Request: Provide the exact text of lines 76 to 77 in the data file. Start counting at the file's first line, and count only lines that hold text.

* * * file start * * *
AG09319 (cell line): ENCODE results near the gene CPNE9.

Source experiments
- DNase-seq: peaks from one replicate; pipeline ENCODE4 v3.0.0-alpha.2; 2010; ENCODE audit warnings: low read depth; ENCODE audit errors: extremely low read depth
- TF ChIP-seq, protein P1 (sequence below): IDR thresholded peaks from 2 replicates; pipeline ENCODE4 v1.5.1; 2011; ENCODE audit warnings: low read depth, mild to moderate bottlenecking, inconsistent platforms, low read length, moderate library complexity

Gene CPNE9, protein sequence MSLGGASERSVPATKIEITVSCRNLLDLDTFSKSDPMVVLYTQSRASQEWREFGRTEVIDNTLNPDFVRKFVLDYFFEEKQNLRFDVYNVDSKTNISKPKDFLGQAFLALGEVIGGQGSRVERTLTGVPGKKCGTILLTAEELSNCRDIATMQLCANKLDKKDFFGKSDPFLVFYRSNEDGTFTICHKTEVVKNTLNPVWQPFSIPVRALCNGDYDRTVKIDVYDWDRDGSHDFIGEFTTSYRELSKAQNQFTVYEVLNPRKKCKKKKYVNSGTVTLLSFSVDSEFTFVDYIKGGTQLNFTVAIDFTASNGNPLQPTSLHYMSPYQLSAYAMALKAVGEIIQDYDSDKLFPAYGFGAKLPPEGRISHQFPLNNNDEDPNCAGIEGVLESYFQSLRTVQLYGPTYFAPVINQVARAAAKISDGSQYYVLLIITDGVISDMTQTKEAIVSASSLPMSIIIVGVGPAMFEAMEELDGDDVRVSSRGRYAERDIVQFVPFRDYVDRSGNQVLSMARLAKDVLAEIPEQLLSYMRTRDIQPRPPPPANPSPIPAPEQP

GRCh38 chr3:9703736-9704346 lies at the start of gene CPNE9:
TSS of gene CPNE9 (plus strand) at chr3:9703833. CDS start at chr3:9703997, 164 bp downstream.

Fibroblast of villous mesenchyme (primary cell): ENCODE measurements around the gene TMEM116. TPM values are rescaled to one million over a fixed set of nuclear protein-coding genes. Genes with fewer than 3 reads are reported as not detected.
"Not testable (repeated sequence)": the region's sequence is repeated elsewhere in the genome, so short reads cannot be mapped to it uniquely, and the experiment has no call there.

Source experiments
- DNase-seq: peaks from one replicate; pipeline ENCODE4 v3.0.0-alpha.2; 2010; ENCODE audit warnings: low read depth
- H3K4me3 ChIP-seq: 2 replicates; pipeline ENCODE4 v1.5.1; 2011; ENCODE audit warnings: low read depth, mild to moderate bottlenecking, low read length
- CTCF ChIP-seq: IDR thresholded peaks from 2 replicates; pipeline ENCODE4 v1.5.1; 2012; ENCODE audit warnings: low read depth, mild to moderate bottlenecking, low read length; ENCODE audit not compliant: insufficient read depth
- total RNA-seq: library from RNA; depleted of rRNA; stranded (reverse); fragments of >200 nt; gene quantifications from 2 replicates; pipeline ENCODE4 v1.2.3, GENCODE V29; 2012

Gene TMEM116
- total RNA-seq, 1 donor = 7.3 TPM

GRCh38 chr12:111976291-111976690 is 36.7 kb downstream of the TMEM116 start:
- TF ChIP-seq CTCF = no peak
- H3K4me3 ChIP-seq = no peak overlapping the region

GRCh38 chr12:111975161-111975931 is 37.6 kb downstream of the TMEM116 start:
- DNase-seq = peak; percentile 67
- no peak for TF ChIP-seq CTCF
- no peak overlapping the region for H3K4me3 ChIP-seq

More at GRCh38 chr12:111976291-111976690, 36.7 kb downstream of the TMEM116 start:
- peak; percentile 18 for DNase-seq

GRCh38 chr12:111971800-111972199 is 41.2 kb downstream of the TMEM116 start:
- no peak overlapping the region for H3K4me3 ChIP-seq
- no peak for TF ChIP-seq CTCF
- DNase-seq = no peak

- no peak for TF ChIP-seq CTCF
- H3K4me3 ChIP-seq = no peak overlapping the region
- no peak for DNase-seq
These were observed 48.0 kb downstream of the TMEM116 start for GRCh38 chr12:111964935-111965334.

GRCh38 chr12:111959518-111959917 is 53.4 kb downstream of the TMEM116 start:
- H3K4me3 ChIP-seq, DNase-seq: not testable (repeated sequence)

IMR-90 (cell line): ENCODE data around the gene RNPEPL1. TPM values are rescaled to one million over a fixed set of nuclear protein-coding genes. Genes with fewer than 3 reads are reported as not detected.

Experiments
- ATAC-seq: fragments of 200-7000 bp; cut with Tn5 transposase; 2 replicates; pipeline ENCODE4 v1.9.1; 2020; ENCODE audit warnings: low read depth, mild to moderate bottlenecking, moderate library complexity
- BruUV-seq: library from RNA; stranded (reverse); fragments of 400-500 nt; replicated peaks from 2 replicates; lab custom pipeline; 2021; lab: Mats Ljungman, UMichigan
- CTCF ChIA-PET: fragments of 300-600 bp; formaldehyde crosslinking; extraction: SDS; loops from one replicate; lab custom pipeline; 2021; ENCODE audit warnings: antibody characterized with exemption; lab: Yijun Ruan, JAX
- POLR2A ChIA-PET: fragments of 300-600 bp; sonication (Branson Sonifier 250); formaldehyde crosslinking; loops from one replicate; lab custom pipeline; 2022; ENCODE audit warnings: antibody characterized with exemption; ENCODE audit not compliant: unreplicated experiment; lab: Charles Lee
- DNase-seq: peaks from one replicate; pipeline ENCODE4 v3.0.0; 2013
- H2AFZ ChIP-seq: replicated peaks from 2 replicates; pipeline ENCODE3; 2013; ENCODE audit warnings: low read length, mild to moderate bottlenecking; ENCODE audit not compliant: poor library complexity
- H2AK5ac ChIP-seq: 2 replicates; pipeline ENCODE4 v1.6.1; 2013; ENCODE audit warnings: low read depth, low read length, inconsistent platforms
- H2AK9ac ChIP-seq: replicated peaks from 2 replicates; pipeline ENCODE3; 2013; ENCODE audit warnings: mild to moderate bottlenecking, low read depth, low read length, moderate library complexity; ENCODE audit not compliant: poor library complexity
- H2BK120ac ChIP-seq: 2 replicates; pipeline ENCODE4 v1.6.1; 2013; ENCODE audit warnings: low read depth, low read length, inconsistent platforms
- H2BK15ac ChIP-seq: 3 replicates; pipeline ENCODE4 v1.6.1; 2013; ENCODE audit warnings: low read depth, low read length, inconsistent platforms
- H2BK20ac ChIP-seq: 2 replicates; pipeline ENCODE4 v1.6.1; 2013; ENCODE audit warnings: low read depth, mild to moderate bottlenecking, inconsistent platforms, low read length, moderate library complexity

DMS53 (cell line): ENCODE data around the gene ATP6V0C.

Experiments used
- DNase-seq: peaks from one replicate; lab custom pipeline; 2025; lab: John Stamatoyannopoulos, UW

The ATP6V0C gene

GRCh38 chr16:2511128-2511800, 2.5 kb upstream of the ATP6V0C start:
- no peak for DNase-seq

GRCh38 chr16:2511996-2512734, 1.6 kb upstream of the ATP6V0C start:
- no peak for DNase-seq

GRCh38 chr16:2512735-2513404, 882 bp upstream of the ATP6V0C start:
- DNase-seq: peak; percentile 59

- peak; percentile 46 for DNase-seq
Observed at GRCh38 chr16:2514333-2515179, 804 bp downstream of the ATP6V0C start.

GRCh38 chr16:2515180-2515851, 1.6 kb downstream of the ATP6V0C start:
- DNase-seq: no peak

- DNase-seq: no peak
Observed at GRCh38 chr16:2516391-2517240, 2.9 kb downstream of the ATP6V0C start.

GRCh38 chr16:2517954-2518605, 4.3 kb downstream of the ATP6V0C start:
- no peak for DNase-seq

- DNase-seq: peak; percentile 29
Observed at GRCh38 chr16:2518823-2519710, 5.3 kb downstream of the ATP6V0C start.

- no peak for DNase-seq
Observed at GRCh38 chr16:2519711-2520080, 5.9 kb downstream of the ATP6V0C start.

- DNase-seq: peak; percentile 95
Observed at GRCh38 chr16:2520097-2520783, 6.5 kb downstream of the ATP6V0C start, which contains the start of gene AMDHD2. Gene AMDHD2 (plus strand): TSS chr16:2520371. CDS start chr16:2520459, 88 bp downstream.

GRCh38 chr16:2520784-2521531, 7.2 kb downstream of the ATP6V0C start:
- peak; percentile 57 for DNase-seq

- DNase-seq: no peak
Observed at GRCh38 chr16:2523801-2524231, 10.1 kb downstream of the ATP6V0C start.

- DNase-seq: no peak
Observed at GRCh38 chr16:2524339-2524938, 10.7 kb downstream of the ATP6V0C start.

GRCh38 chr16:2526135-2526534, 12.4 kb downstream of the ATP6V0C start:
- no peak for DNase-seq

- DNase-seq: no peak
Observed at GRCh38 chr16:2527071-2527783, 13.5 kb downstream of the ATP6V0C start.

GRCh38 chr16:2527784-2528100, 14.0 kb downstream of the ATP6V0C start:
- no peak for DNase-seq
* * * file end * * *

Observed at GRCh38 chr16:2523801-2524231, 10.1 kb downstream of the ATP6V0C start.

- DNase-seq: no peak